As well as buying the rights to Superman, Cannon had optioned the rights for the massively successful Masters of the Universe toy-line and cartoon series from Mattel, and paid upwards of $15 million to Sylvester Stallone to star in two big actions films, Cobra (1986) and Over The Top (1987), the latter directed by Golan himself. On paper, 1987 was the year that Cannon was going to make it big, with the possibilities both in terms of box-office and gaining respect as a company huge. If Masters and Superman delivered on Cannon’s sizeable investment, the sky was the limit.
It started well. With their collective negotiating power, Golan and Globus convinced Christopher Reeve to return once more as the Man of Steel by promising two things: that he could be involved with the story/script phase of the fourth film, which led to Superman planning to rid the world of nuclear weapons, and that Cannon would finance his pet project Street Smart, which debuted in March of 1987 and grossed just $1.1 million in the US. Golan had some reservations about Reeve during the making of Street Smart, with the star reportedly stating that if Cannon “didn’t have another $1 million to shoot it in New York, how do I know you have $30 million to do Superman?” He was right.
With Reeve’s involvement, fellow Superman alum Gene Hackman (Lex Luthor), Margot Kidder (Lois Lane), Marc McClure (Jimmy Olsen), Jackie Cooper (Perry White) all joined the cast alongside Jon Cryer (Pretty In Pink) and Mariel Hemingway (Manhattan) and newcomer Mark Pillow as “big bad” Nuclear Man, while acclaimed film-maker Sidney J. Furie (The IPCRESS File, Lady Sings The Blues) was hired to direct the film. It was clear to all however that Superman IV wasn’t going to be a fun shoot.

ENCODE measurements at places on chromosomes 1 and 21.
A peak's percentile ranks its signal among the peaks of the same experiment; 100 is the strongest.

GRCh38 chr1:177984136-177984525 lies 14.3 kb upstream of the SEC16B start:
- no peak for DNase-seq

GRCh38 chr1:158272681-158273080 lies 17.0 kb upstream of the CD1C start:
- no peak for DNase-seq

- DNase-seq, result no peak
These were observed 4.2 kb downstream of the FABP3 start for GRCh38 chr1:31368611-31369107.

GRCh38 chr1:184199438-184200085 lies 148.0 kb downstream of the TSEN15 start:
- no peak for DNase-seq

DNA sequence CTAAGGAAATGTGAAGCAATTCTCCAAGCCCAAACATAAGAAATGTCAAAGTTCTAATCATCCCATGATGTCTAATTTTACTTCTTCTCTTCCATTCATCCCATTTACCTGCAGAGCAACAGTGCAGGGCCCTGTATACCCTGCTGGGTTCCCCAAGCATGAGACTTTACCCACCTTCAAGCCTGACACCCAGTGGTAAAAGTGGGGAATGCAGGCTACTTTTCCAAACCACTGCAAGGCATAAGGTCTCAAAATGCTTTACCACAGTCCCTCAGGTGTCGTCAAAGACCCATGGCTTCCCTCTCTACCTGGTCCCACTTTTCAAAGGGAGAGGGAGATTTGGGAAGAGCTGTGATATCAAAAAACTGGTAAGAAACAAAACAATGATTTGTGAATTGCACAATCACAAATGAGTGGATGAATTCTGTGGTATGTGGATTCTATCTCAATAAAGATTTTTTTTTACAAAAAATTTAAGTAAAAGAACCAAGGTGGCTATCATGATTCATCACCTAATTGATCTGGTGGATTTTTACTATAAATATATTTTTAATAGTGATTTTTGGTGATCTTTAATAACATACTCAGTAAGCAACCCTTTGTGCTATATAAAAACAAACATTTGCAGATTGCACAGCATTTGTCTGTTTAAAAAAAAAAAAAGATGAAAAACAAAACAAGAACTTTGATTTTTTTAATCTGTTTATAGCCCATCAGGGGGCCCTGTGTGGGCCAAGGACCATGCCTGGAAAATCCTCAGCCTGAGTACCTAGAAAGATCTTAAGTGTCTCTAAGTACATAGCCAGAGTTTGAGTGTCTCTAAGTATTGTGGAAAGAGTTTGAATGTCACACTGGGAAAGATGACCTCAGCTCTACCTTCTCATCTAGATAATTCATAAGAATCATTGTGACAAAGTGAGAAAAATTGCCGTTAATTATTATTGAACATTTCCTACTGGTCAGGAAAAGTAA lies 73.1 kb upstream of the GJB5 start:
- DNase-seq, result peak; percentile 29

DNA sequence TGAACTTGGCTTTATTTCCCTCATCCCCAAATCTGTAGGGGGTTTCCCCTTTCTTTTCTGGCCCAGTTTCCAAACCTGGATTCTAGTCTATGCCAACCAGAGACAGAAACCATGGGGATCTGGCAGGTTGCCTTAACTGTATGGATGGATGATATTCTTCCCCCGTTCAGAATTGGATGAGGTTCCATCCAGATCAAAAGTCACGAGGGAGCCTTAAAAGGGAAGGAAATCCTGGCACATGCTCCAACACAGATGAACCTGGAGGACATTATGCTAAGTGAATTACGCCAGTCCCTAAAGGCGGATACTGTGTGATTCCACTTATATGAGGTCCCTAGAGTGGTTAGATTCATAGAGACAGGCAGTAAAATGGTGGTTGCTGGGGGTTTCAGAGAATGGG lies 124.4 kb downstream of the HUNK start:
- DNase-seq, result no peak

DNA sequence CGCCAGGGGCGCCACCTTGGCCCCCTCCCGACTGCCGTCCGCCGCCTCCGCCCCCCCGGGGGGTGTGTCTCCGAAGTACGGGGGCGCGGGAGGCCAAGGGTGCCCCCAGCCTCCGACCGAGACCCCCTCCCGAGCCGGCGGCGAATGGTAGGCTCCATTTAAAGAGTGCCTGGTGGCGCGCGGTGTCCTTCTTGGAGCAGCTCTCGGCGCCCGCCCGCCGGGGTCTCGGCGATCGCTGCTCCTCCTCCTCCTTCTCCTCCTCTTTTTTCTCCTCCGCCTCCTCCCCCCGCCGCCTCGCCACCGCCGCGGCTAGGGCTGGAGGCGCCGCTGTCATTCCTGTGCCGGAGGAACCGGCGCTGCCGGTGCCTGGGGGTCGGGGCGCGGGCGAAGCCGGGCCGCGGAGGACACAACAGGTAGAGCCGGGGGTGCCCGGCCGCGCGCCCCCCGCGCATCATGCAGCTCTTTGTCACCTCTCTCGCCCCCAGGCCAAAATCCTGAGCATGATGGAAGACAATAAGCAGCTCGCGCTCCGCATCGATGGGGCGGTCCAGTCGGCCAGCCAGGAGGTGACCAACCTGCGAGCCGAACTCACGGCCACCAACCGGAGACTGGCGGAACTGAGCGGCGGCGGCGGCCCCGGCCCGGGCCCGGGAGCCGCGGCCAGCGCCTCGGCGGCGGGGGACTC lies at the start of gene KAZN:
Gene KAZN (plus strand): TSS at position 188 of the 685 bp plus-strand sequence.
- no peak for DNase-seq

As production on Superman IV began, the early promise and excitement quickly dwindled: Cannon had started to run into financial difficulties, losing around $90 million between 1985 and 1986. They had to make cutbacks, which led to all three of their “big” films having their budgets slashed, with Superman the most badly affected. Golan had said that they would “rise to the Warner Bros. level” on the film and had originally budgeted it around $30 million, a healthy sum for a film of such scale. Almost immediately, however, the budget had been cut to $17 million, with all aspects of the production from visual effects to locations being altered, with the UK’s Milton Keynes and Hertfordshire doubling for New York and Smallville respectively to keep the budget down.